Ten days ago I was one in two billion, by which I don’t mean someone special but only one of very many people. But I was delighted by that. In fact, I wouldn’t have had it otherwise. I sat glued to the television screen, transfixed by the British Royal Wedding. Karan Thapar writes.
‘What do you make of Anna Hazare?’ It was meant as an innocent question but when I started to answer, it transformed into an unexpected challenge. There’s no doubt I admire the way he’s focused the nation’s attention on corruption and created a new commitment to fight it. But he’s also said some things and others have revealed forgotten details that cannot be brushed aside. Karan Thapar writes.
I want to share with you a question that's troubling me. Do the Radia revelations suggest an alarming degree of media manipulation, possibly to the point where you could have doubts about what you read or see, asks Karan Thapar.
Someone asked me the other day if I was superstitious. Before I could reply the person also asked if I prayed. I’m not sure if these were serious enquiries because my interlocutor didn’t wait for an answer. Karan Thapar writes.
What might be the worst thing a government could do? I dare say there must be several contenders but among the most likely has to be a deliberate attempt to undermine the constitutional rights of the citizenry. Karan Thapar writes.
In this age of television most of us have forgotten the power and charm of photographs. Yet far more than the moving image, the black and white still frame can capture a mood or a memory which, thereafter, becomes indelible. Karan Thapar writes.
For every hour there is no power we should be entitled to a pay out, to compensate for the suffering we’re put through, writes Karan Thapar.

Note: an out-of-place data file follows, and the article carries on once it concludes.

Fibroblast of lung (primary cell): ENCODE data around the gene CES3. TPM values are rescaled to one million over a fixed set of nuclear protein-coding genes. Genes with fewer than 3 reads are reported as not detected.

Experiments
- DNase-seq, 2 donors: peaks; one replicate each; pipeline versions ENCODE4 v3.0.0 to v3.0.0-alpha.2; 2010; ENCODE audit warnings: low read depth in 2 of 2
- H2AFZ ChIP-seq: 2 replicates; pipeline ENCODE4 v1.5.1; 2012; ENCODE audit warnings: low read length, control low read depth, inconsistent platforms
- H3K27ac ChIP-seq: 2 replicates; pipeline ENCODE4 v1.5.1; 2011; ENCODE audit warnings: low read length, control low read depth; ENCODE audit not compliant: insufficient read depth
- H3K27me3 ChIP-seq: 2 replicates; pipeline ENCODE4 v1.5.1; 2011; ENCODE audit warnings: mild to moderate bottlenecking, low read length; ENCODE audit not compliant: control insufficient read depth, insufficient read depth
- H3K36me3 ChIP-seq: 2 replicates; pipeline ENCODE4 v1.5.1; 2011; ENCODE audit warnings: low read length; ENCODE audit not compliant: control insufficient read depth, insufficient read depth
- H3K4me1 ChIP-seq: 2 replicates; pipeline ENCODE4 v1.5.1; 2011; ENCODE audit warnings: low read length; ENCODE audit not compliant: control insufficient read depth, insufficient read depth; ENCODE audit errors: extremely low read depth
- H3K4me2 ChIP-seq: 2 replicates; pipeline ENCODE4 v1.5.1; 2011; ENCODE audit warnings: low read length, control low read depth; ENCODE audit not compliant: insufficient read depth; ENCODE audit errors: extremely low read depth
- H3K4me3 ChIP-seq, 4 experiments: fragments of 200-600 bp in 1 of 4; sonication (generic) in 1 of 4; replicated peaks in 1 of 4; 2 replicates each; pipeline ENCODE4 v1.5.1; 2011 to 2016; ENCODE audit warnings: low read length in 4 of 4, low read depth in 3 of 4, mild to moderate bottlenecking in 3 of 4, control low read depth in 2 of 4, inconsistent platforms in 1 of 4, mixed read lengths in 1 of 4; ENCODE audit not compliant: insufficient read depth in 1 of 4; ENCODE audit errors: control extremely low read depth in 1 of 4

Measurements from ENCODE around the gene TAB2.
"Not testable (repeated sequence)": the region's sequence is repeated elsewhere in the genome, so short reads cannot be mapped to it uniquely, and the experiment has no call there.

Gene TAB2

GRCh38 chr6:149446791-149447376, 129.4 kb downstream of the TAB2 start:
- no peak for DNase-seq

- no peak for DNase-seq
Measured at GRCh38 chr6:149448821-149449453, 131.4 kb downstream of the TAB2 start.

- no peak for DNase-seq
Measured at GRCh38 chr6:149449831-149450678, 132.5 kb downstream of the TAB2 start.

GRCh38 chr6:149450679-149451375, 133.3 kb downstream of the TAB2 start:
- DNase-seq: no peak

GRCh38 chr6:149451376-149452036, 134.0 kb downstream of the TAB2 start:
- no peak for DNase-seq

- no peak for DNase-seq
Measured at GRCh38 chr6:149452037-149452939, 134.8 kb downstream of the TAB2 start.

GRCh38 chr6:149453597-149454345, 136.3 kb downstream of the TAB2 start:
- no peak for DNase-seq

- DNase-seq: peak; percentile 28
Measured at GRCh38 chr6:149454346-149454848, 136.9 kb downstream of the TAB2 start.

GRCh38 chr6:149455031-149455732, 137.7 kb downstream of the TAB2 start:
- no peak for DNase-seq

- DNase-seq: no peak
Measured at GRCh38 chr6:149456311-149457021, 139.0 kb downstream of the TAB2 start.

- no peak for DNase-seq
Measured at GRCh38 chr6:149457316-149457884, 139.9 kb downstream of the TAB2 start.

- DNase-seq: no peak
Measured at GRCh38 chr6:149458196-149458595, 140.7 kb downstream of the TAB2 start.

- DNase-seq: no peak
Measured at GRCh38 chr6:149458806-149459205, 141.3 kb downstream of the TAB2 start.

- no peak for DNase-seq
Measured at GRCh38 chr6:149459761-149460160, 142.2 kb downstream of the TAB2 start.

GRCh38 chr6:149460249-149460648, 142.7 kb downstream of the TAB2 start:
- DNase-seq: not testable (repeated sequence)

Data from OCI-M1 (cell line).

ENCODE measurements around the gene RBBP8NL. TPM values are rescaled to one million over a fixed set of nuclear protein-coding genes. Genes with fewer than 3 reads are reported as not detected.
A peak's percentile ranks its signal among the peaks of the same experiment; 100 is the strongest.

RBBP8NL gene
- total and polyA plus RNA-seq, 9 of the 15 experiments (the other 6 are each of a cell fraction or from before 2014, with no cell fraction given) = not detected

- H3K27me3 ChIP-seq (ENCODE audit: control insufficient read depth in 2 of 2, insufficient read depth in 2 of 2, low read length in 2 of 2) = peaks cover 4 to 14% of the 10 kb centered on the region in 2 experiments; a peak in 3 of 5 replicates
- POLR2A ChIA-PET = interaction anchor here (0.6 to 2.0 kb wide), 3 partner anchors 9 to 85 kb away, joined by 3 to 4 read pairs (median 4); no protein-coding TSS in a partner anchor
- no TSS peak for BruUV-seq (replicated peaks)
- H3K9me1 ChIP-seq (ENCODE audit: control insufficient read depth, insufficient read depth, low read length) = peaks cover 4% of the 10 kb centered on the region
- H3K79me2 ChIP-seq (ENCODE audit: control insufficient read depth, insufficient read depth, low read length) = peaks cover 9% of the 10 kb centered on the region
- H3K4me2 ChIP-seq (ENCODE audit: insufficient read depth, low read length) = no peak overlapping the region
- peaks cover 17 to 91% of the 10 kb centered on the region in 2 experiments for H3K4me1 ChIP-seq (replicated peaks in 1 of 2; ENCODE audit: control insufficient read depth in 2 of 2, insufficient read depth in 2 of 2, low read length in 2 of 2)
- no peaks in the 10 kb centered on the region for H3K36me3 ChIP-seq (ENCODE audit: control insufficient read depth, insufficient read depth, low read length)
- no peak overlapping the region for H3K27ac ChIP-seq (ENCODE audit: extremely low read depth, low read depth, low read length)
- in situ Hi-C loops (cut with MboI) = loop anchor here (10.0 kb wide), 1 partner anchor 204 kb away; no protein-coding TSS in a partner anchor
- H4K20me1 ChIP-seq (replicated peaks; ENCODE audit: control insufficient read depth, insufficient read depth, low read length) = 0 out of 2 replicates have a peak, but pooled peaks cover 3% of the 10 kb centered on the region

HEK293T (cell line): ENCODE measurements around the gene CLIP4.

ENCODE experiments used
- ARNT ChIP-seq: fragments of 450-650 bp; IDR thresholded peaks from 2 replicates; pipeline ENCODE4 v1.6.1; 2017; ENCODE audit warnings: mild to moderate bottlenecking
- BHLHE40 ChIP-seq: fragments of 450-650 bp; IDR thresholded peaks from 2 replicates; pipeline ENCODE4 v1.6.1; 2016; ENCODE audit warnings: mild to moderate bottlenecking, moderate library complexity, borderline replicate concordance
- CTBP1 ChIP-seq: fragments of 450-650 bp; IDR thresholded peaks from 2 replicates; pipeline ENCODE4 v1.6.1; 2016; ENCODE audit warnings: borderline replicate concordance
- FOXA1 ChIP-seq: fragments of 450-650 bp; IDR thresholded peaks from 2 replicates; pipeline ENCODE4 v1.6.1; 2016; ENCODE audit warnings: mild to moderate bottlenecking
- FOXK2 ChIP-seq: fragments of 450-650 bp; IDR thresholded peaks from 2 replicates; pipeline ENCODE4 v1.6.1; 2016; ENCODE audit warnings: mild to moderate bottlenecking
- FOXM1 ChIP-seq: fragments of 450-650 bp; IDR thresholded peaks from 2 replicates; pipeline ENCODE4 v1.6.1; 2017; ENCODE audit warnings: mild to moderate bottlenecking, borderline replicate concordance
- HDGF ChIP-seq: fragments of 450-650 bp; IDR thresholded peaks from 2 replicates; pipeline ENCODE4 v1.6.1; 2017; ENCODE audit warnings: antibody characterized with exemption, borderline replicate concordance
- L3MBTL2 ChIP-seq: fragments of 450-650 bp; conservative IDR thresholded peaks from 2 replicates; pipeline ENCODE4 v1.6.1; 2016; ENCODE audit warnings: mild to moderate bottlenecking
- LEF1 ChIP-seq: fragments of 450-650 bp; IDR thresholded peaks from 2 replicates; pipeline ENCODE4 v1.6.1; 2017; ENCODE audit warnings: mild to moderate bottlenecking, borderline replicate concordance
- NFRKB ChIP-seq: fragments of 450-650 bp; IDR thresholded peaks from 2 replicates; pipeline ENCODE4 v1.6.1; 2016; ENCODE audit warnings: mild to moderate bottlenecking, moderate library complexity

Cameron and Clegg have put the acrimony of the past behind them and agreed to adjust to forge a new shared platform, writes Karan Thapar.
Perhaps you’re aware that Shashi Tharoor is upset with me and are wondering what it’s all about? Normally I would not satisfy such curiosity, but on this occasion I will. Karan Thapar
Less than a year after the elections, is the government adrift? I won’t say its coming unstuck but it’s hard to deny that its run into a sea of troubles and the hand at the wheel seems uncertain, writes Karan Thapar.
China has given its people economic security, a better life style and a higher per capita income. In 1947 (or 1949, when the People’s Republic was born) the two were in a similar position. Today China’s per capita income is four times greater than India, writes Karan Thapar.
Each year The Washington Post conducts a neologism contest. It’s a fun way of creating a new word. From what my cousin Lakshman Menon has sent me, the contest appears to consist of two parts, writes Karan Thapar.
The fact is he’s a politician — who is justifiably proud of his three wins — an author, a columnist and a retired diplomat. But Mani is not a man of literature. Even in his cups he wouldn’t make that claim, writes Karan Thapar.
That the government feels a liability law is needed suggests it’s preparing to open the nuclear sector to private players, writes Karan Thapar.
The Women’s Reservation Bill is an illuminating example of how politicians can promote a deserving cause in the most unfortunate way, writes Karan Thapar.